Re-imagining Learning - Lessons from Sculpture by the Sea

Re-imagining Learning - Lessons from Sculpture by the Sea

Classbento CTO

What do you think of when you see the word ‘learning’?

I think of a classroom.

I think of an older person, lecturing. One-way communication.

I think of rote learning, memorisation, assessments.

I think of stress and boredom. Learning as outcome based, and competitive. Learning for advancement in society, without much choice involved.

I’ll bet that you thought of some of these too.

 

But can learning have the opposite effects?

Can it reinvigorate, inspire, entertain?

Can it do this while giving a sense of personal achievement, progress and enlightenment, that many of our modern means of entertainment (which typically have us as passive audiences, like TV) could never hope to achieve?

I think so. I think that’s just scratching the surface. It won’t be easy to transform Australian society’s traditional view of learning. But at Classbento, we’ve made that our mission.

We think that Sculpture by the Sea is a great success story of how a team of passionate individuals can quickly put a different lens on something that have been around for millennia. Let’s see what we can learn from them.

 

What would you have thought of ‘sculptures’ 10 years ago?

I thought of boring old displays in museums, and high-priced auctions for the ultra rich. Inaccessible and irrelevant. Sculptures were for someone else, not me.

Then came Sculpture by the Sea.

Sculptures became massively accessible, at least for residents or tourists of Sydney. They were literally placed in the open, 100% free for anyone to see and play with. By being on spread out across the Bondi to Coogee walk, these sculptures inherited characteristics we normally associate with our beaches. Fun, spontaneity, tranquillity, beauty, local, Australian. People discovered that sculptures could be thought provoking, relatable, a social experience. Sculptures could be new, fresh, and relevant, reflecting the times that we live in. Sculptures could stretch our imagination, and give us feelings of awe, sadness, and everything in between. Sculptures could get us to question our place in the world.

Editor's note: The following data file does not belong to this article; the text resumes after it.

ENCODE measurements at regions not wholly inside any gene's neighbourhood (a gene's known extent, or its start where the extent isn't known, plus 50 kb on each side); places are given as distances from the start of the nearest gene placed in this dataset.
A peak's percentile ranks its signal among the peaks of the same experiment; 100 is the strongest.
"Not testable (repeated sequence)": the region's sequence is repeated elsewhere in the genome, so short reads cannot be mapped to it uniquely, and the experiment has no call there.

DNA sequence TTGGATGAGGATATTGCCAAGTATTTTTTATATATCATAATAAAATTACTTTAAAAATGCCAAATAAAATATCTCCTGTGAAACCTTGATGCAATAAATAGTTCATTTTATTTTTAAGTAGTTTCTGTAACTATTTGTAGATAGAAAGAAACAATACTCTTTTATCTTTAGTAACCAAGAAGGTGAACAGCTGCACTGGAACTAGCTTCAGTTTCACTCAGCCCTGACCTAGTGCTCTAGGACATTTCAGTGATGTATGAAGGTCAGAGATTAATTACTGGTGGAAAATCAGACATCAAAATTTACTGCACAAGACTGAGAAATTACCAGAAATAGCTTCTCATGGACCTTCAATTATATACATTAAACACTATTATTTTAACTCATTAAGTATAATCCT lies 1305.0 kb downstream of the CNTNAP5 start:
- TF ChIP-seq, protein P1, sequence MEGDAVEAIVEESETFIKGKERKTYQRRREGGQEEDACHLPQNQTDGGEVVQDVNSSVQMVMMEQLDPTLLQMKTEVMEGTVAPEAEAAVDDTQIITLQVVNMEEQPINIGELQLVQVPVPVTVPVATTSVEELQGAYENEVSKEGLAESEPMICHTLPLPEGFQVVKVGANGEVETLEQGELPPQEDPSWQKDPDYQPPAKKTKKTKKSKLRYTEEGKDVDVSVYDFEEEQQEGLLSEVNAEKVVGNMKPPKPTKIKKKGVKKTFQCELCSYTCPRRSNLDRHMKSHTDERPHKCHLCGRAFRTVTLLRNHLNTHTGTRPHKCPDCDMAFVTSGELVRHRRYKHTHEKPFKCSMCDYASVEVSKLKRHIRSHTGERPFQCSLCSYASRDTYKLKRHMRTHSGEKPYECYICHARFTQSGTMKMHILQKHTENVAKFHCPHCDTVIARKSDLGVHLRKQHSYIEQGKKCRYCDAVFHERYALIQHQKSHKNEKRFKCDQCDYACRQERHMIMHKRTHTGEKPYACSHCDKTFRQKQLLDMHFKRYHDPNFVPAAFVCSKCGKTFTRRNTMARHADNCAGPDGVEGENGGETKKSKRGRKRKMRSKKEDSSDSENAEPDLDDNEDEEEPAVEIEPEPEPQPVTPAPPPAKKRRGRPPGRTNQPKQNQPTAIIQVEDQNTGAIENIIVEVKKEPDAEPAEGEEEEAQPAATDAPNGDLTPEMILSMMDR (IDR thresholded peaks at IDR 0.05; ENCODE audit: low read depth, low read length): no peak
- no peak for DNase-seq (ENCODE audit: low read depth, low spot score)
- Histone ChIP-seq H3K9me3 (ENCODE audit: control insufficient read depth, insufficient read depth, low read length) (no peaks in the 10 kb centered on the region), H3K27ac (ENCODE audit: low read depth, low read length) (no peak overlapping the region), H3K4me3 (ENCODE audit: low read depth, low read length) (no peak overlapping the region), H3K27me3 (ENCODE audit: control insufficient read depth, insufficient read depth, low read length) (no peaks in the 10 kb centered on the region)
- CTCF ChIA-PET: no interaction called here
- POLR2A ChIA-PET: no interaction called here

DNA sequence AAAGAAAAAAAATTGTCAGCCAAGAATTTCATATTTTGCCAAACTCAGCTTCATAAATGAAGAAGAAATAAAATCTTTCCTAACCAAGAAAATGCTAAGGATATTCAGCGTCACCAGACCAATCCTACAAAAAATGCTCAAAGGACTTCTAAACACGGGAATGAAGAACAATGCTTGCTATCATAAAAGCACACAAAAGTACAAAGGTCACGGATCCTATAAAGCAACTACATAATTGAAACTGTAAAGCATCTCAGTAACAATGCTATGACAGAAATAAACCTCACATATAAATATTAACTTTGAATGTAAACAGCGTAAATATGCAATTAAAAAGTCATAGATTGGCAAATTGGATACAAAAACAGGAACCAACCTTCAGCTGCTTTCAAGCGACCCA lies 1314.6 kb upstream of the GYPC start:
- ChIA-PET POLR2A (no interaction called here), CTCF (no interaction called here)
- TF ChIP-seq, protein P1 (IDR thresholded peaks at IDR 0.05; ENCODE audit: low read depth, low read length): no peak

Sculpture by the Sea transformed how we think and feel about sculptures.

 

There are plenty of other examples.

What do you think of when you hear about ‘philosophy’?

Abstract concepts preached by aged professors pondering away in ivory towers, like the existence and role of God, metaphysics, debating the definition of ‘knowledge’, ‘art’, ‘morals’; concepts utterly irrelevant to our modern lives?

The School of Life is transforming philosophy’s place in our lives, and aims to improve our emotional intelligence. It draws on philosophy (as well as the humanities) to help us approach topics like love, relationships, death, careers, happiness and more. Topics that are often ignored by traditional schooling.

Meanwhile, Masterchef has changed our perception of cooking from being a chore, to being cool, inventive, fun. There are lots of other examples, but Shakespeare tells me that ‘brevity is the soul of wit’, and I’d like to be seen as witty. To sum it up, the arts are being re-imagined to fit our modern lives.